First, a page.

Wednesday, June 6
Prophet or Madman?
Narrative Lectionary Daily Devotions written by Kace Leetch from Clergy Stuff.
Was Moses truly a prophet of God or a madman? At this point in the story, God had not yet given the people God's laws (the commandments). Despite the dramatic rescue and escape from Egypt, crossing the Red Sea, the manna and quail, and water flowing from a rock, the people were still fragile. They were incapable or unwilling to fully admit that Moses was acting on behalf of God -- a God who had created them, rescued them, and was more powerful than any of the gods of Egypt.
God knew that the people needed to trust in the power of God before they could continue to trust in Moses and follow God's ways. So God prepared a grand gathering. The people were to be consecrated, washed, and held pure for 3 days. On the third day, God would make God's presence known through smoke and thunder that engulfed the mountaintop. It was a magnificent sight -- one that was sure to hold the attention of the people.
How often do we require grand gestures from God to believe God's presence and power are with us? The next time you doubt God's presence in your life, take an inventory of the past weeks or months to see if you can find evidence of God's presence in your life. Sometimes God's presence is obvious, but we need to take the time to be intentionally aware before we truly trust in it.
Narrative Lectionary Text: Exodus 19:7-25
So Moses came, summoned the elders of the people, and set before them all these words that the Lord had commanded him. The people all answered as one: “Everything that the Lord has spoken we will do.” Moses reported the words of the people to the Lord.
Then the Lord said to Moses, “I am going to come to you in a dense cloud, in order that the people may hear when I speak with you and so trust you ever after.” When Moses had told the words of the people to the Lord, the Lord said to Moses: “Go to the people and consecrate them today and tomorrow. Have them wash their clothes and prepare for the third day, because on the third day the Lord will come down upon Mount Sinai in the sight of all the people. You shall set limits for the people all around, saying, ‘Be careful not to go up the mountain or to touch the edge of it. Any who touch the mountain shall be put to death. No hand shall touch them, but they shall be stoned or shot with arrows; whether animal or human being, they shall not live.’ When the trumpet sounds a long blast, they may go up on the mountain.” So Moses went down from the mountain to the people. He consecrated the people, and they washed their clothes. And he said to the people, “Prepare for the third day; do not go near a woman.”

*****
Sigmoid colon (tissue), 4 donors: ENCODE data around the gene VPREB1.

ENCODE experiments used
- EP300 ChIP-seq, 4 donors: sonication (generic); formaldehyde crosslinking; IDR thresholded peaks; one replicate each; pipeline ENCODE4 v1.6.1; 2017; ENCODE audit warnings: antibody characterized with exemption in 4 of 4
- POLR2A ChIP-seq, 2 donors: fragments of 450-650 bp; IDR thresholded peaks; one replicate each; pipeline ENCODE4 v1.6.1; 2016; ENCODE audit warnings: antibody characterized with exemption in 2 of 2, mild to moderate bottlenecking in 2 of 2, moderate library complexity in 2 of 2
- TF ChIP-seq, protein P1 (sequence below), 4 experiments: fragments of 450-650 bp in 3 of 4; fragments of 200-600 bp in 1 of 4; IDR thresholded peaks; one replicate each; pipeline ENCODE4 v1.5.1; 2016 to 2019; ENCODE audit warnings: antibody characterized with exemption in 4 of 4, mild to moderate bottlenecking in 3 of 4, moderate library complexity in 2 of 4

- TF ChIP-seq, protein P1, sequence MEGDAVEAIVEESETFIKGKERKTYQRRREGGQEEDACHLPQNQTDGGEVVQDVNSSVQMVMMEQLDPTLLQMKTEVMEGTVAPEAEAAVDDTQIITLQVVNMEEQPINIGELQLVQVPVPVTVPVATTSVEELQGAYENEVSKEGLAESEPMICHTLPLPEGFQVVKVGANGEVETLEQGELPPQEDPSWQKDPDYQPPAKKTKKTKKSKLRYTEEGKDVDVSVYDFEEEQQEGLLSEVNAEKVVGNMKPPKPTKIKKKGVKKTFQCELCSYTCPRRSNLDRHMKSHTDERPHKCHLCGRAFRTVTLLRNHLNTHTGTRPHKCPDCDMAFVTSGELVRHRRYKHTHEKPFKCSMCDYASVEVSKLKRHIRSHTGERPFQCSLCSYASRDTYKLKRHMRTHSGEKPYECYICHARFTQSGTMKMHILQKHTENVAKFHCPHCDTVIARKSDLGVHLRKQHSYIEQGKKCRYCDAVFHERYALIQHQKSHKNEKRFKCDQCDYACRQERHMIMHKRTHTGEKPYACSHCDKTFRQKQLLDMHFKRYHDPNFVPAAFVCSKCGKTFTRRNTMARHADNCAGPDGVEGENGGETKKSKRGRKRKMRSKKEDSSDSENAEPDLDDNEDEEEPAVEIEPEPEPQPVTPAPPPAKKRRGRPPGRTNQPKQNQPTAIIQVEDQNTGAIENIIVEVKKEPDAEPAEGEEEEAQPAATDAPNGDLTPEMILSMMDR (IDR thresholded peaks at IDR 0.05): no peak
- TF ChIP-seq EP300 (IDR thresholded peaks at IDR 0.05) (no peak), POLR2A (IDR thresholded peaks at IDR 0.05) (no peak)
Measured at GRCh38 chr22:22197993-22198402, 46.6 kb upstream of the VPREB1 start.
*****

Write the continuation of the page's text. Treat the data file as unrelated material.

On the morning of the third day there was thunder and lightning, as well as a thick cloud on the mountain, and a blast of a trumpet so loud that all the people who were in the camp trembled. Moses brought the people out of the camp to meet God. They took their stand at the foot of the mountain. Now Mount Sinai was wrapped in smoke, because the Lord had descended upon it in fire; the smoke went up like the smoke of a kiln, while the whole mountain shook violently. As the blast of the trumpet grew louder and louder, Moses would speak and God would answer him in thunder. When the Lord descended upon Mount Sinai, to the top of the mountain, the Lord summoned Moses to the top of the mountain, and Moses went up. Then the Lord said to Moses, “Go down and warn the people not to break through to the Lord to look; otherwise many of them will perish. Even the priests who approach the Lord must consecrate themselves or the Lord will break out against them.” Moses said to the Lord, “The people are not permitted to come up to Mount Sinai; for you yourself warned us, saying, ‘Set limits around the mountain and keep it holy.’“ The Lord said to him, “Go down, and come up bringing Aaron with you; but do not let either the priests or the people break through to come up to the Lord; otherwise he will break out against them.” So Moses went down to the people and told them.